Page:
Paul Thompson: And what is most remarkable is that the closer they come to the summit, where the One sits, the closer they draw to each other, the closer their paths come, and the fewer and fewer are the distinguishing features of the “many” paths, until they know — at last — unity in the One. Only in the One.

Another Paul Thompson speaking directly to us universalists: So do not make a creed or an idol out of “many paths”! Keep your eyes upon the One.

So I’m here to help us all Start Back Over and suggest today that we want a temporary suspension of disbelief! We want to turn off the critical part of us that is on autopilot and complacent and I want to challenge you to take an intuitive leap of faith. Today I ask you to set an Intention and Purpose in your life to go up that mountain with us at TVUUC! Let’s agree that there is a goal bigger than us at the Top of the Mountain and all agree to support each other in our respective paths. Individuals. Going Forward. Together. Unique. Loving. So Mote it Be. Amen.

This Part Gets Me the Most


The last story I heard was ended with a disclaimer:
this part gets me the most
tacked on like proof of extraterrestrials or demons,
when in “reality”, none know the revival of reverant rangers.
None really know about the prisons,
surrounding hair’s palace,
which girds them like sick panda sumo wrestlers,
cut off from bamboo, their only source of food.
this part gets me the most:
The road to heaven is paved with bad intentions.

Big Town, Small Town


This weekend I had the unfortunate pleasure of visiting my grandmother’s family in Griggsville, Illinois. A pleasure because I genuinely had a good time meeting and getting to know my out-of-state family and the people of the small 1200-person township in South Western Illinois, about 50 miles west of Springfield. Unfortunate because I had to make this homecoming under the purpose of a family death; my Grandmother’s brother had passed away and she had to go up there to take care of family business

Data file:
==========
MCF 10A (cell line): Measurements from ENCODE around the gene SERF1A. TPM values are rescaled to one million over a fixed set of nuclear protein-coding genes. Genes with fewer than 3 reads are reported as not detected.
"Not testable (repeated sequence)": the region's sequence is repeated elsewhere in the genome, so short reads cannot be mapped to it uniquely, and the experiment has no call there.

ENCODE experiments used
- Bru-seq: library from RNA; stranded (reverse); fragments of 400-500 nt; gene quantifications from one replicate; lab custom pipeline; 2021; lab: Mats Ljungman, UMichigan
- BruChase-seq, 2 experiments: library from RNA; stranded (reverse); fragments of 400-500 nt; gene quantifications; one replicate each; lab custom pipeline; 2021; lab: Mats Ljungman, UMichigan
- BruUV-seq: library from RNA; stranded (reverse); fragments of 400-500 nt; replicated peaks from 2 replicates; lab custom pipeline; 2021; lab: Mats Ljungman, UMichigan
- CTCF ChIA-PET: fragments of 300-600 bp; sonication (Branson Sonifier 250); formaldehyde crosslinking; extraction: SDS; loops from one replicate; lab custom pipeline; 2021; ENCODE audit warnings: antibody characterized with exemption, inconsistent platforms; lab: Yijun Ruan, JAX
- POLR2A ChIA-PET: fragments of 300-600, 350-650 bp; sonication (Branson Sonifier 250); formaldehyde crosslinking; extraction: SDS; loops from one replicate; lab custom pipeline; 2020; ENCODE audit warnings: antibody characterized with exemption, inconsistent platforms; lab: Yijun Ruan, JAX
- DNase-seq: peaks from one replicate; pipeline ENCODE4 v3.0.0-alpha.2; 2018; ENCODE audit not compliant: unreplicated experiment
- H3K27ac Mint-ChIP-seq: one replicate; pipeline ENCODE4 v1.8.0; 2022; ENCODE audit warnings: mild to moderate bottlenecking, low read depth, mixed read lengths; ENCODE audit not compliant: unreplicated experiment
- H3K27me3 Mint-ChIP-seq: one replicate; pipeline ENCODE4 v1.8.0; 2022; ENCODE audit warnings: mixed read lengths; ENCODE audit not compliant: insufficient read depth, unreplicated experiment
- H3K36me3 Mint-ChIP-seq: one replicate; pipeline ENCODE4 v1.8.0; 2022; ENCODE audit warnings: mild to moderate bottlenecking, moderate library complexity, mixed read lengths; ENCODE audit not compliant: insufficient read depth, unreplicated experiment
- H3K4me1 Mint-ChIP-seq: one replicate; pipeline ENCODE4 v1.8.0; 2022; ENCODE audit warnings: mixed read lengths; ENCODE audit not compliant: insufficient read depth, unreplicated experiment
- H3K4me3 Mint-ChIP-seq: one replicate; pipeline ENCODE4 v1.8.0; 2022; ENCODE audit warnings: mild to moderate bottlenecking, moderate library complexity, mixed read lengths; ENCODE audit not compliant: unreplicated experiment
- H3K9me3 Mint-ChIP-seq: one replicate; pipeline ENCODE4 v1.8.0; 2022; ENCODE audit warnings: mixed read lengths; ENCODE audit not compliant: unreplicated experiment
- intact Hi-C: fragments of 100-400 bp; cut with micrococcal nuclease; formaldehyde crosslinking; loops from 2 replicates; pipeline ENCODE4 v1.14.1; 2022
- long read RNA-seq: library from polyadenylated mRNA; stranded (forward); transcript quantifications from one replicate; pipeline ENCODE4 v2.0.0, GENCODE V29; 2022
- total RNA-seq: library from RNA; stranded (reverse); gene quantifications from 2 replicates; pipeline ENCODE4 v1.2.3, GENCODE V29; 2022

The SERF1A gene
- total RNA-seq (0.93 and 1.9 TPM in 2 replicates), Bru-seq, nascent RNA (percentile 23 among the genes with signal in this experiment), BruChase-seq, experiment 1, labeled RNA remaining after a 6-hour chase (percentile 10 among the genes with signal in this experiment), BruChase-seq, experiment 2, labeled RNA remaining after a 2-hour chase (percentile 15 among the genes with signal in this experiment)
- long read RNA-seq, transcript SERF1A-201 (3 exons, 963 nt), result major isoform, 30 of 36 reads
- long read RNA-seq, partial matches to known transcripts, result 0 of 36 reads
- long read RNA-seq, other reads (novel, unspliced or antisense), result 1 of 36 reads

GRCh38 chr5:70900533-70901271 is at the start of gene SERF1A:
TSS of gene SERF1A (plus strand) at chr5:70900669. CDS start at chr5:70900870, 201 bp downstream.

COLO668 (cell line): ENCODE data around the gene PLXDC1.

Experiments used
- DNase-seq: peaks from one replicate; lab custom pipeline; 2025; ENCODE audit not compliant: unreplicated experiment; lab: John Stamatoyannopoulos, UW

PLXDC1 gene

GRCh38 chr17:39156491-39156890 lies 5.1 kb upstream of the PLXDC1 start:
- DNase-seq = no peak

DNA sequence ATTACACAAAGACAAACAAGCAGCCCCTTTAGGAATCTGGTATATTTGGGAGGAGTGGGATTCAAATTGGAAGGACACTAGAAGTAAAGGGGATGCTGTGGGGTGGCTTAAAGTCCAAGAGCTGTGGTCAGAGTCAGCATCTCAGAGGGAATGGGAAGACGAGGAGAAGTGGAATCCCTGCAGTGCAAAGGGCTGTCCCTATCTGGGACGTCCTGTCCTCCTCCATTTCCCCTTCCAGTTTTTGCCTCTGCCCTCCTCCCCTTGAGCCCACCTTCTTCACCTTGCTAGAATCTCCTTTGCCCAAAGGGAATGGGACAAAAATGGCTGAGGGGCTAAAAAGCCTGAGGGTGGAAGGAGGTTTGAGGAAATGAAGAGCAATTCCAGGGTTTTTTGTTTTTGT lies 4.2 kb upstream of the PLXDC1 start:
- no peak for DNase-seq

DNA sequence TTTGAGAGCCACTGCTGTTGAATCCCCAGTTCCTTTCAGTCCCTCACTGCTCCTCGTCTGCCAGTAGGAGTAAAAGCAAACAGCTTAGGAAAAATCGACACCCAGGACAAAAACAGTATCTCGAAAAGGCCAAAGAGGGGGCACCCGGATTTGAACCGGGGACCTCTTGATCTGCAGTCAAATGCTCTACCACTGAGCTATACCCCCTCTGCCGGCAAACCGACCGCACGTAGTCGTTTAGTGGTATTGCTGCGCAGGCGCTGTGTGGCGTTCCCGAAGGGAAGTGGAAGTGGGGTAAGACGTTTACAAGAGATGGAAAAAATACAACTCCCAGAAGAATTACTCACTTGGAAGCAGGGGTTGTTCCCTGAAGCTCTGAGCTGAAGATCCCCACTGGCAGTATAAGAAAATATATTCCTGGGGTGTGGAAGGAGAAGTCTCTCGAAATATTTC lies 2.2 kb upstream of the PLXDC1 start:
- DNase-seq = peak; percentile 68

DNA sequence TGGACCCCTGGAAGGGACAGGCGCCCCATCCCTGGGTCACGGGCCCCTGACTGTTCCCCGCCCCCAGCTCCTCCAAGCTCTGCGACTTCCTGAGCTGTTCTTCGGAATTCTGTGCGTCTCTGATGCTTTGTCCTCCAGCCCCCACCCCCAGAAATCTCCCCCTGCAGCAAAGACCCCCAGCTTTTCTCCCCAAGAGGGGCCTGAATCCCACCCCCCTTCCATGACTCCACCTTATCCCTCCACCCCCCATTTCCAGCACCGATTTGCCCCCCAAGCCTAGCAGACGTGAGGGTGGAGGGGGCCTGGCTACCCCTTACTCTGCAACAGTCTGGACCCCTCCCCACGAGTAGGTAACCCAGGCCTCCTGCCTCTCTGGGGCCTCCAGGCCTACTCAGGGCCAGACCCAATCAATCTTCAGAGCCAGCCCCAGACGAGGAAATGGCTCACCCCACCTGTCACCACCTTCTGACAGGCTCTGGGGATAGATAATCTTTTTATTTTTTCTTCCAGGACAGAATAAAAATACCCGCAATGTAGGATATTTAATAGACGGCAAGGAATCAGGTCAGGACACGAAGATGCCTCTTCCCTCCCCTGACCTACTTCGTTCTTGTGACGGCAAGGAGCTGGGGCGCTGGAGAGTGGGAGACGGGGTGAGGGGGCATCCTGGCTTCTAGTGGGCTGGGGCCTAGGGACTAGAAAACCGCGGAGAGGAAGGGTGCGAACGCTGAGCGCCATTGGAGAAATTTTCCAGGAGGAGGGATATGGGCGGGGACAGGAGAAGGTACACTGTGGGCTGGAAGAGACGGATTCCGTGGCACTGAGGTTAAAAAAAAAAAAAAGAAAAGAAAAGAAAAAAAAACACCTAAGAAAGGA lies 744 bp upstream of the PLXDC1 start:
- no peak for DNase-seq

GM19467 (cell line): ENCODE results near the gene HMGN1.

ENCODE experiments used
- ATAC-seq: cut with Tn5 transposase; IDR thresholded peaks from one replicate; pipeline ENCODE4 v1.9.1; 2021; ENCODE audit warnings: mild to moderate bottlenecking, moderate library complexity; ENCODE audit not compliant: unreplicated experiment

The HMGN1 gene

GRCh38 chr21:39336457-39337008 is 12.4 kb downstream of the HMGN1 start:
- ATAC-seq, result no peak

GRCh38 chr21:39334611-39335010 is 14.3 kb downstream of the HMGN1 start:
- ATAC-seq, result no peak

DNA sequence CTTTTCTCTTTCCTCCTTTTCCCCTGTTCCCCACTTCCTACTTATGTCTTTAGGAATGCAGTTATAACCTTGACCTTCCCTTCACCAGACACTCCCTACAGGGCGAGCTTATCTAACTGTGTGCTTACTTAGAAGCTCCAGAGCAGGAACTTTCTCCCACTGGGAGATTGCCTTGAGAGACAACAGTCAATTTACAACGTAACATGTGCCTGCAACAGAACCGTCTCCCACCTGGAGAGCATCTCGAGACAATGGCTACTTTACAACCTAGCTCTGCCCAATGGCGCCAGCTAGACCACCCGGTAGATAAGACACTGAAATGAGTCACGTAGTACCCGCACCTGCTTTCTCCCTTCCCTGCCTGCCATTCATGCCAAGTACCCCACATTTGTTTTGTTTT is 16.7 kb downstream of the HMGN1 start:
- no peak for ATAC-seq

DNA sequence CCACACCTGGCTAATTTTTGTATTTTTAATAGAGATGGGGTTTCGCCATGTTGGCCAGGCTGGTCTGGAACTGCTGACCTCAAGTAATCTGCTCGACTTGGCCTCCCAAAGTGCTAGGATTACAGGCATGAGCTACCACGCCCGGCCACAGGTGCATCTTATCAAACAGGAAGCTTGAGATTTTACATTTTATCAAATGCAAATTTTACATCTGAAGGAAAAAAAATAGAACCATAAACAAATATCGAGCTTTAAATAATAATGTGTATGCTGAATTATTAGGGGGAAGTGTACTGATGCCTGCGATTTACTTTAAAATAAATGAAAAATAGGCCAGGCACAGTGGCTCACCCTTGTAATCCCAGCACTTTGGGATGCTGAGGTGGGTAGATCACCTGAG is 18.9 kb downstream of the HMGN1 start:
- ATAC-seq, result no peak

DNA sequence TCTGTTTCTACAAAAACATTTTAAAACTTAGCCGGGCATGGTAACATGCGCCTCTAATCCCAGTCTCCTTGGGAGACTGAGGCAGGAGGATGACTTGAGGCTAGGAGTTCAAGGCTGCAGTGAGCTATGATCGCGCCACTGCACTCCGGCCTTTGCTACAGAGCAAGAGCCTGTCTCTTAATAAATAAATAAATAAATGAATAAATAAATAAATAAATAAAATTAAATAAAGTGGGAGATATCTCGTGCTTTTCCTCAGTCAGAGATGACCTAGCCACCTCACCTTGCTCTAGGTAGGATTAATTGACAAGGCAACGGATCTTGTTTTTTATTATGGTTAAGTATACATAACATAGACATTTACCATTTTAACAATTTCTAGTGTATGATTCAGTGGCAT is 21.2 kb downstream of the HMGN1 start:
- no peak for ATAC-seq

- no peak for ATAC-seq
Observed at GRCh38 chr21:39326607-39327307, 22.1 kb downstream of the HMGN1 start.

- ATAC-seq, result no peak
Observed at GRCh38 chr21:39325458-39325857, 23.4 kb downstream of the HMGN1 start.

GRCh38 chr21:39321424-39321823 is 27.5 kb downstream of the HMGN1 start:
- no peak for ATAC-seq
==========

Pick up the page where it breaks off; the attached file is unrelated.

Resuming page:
I’m not going to lie, it’s a long trip. I went up through Lexington, KY, up past the confusing jumbled mess that is Louisville, KY, the bottleneck of the nation. I drove three times around the city before finally getting pointed in the right direction and progressing up towards Indianapolis, IN and then West towards Springfield. Get a map if you need to. I’ll wait.

My Google Navigation on my wife’s traded Incredible 2 got me to the front door of the bed and breakfast where we stayed, unbelievable to my Grandma. I made the trip in 10 ½ hours. The first things I noticed when I got to the farm were the stars. In Knoxville, we must have many more lights and clouds and trees covering up the stars in the sky. Up in Griggsville, it was as if the sky were opened up and we were standing directly underneath it unimpeded. I swear I could see the Milky Way galaxy, a darker, almost cloud-like swath of white, on a clear night. The picture I tried to take looks like a fully black canvas, or unexposed photo paper.

Griggsville, Illinois was founded in 1833 by my 6-great grandfather, Daniel Dean. He founded the town and he was the first mayor. A fiery bearded man, he was a farmer and made a community of farmers to share resources and help split expenses up among the township, or something like that. I really don’t know what he did, but I know what he didn’t do: shave. The man had a beard on him like an 1849 gold digger: rough and unkempt. His picture was paraded down the streets of Griggsville accompanied by the words, “Remember our Heritage.”

Arriving for the first time in downtown Griggsville, the town of my family, the town of my ancestry, felt like a homecoming without the singing, which really isn’t much of a homecoming at all. For the first time in my life, I feel like I’m someone, like I’ve got a place here, like I can make a difference. The small population doesn’t concern itself with modern luxuries like computers and wireless Internet, much to my disheartening. I had to settle for Verizon’s extended network, which still did allow me to make and receive calls, and use data. We’ll see if they hit me with a roaming charge.

Making my way around downtown Griggsville was lonely. I walked off on my own, away from the family, to get a feel for the small town. There weren’t many people walking around, but those who were seemed to know each other. I noticed a girl walk a long way to briefly visit a bar, then go off on her way again, which I thought was odd. What happened in those brief minutes? Why come such a long way if only to stay for such a brief time? Somethings not right here.